The Copyright Royalty Board (in the US) sets the rates for webcasters playing corporate music in legal regimes that are compatible with US copyright. Webcasting is easy to do, easy enough for an individual with a computer and a modest network connection and many try to do this. But the rates the CRB charges are higher than a hobbyist can afford to pay. What to do? Stop playing into their hands.
Not long ago small webcasters complained about the rates and tried to exert public pressure to lower the rates. Higher rates were proposed and small webcasters complained that they’d have to shut down their webcasts because they couldn’t afford the new higher rates. Now there’s a Constitutional challenge facing the CRB. But there’s a problem with the challenge: even if it succeeds it fails.
TechDirt makes a good point that this challenge is, at best, a distraction over a detail:
At best, the courts will throw out the old rulings, and dismiss the judges… but that almost certainly will lead to the same, or a similar, panel of judges being immediately reappointed under the proper rules. And in the meantime, the more important detailed challenges to the actual webcasting rates or things like the constitutionality of the DMCA get left by the wayside….
But I’d like to take a different tack and consider this issue again from the perspective of why you shouldn’t walk into this problem in the first place.
Ultimately I’m not sympathetic to concerns over CRB prices because the goal is wrongheaded: I don’t value building another corporate music repeater. Collectively we have an opportunity to make sharable works resonate in our memories. But we’ll never get there unless we share those works.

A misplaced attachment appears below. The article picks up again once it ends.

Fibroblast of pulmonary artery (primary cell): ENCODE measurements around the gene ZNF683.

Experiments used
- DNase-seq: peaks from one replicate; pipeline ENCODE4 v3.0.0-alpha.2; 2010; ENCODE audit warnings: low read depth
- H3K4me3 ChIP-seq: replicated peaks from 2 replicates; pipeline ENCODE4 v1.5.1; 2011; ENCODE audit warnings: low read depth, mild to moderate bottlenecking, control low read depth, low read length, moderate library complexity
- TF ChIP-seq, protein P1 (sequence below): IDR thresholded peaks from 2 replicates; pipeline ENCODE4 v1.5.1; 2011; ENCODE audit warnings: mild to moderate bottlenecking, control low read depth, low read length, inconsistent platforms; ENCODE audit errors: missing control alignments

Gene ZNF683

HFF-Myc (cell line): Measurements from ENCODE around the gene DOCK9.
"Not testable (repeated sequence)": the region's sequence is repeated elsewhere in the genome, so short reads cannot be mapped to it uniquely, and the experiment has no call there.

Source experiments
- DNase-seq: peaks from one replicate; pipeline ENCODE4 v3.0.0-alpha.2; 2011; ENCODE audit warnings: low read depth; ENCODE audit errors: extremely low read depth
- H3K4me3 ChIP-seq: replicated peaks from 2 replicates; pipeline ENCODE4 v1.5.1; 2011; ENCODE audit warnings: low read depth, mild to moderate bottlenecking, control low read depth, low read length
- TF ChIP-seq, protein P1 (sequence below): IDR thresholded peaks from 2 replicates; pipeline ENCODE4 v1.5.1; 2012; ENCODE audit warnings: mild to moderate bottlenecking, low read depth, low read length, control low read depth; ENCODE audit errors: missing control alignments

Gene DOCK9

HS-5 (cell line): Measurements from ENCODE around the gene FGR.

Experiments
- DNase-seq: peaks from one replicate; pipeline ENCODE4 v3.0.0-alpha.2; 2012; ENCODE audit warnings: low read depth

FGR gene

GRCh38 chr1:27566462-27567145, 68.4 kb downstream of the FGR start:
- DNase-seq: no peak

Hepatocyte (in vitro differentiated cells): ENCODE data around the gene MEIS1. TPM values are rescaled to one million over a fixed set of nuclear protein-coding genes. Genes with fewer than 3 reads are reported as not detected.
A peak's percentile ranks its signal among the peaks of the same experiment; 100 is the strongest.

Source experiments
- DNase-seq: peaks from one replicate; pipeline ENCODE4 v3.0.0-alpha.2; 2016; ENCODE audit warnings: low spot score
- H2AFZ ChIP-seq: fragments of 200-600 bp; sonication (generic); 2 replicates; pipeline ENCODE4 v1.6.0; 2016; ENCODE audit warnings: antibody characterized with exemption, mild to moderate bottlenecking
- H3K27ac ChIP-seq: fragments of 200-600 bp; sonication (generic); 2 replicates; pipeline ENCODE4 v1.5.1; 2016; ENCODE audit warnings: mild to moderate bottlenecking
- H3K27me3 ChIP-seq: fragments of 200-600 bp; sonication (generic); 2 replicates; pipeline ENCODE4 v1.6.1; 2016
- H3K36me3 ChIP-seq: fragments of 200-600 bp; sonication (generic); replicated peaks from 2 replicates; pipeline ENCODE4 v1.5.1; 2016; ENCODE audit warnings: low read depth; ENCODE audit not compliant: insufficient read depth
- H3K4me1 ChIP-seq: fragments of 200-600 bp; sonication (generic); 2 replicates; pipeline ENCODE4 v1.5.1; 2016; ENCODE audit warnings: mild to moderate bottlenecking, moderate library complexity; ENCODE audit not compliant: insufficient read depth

When you choose to webcast major label music, you let the major labels decide your station’s fate. There’s considerable incentive for the labels (or their representative organizations) to control the competition. They don’t need you to publicize their work. Those tracks are heard every day by millions regardless of what you do. You won’t set yourself apart by repeating what is readily available from the major labels.
You could set your webcasting apart by working with the lesser-known artists who license their work to share. Magnatune.com licenses all their work on terms that don’t require any payment. There is lots of music distributed on comparable terms.
I understand that artistic works aren’t like functional works—one can substitute a free software office suite for a proprietary alternative, but one can’t exchange artistic works in the same way. I’ve heard that objection before but I think it’s a red herring because there is a more important principle at stake—what culture do you want: one where the terms of participation are set to keep you at bay, or one where you can share and build as a colleague? At some point you have to come to more practical thinking that gets to the heart of what you can afford to do and what you ought to be doing anyhow: building a culture in which we can all work and play. You can’t afford to do what the major labels do, besides. You should think about building a commons and teaching others to support a commons: work with those who work with you and support a culture built from works that let us treat each other on mutually amenable terms.
Major labels leverage copyright power to restrict their competition. Don’t play into their hands thinking you’ll build the next corporate megastation. You won’t, you’ll just be a corporate repeater until they shut you down for failing to pay their price.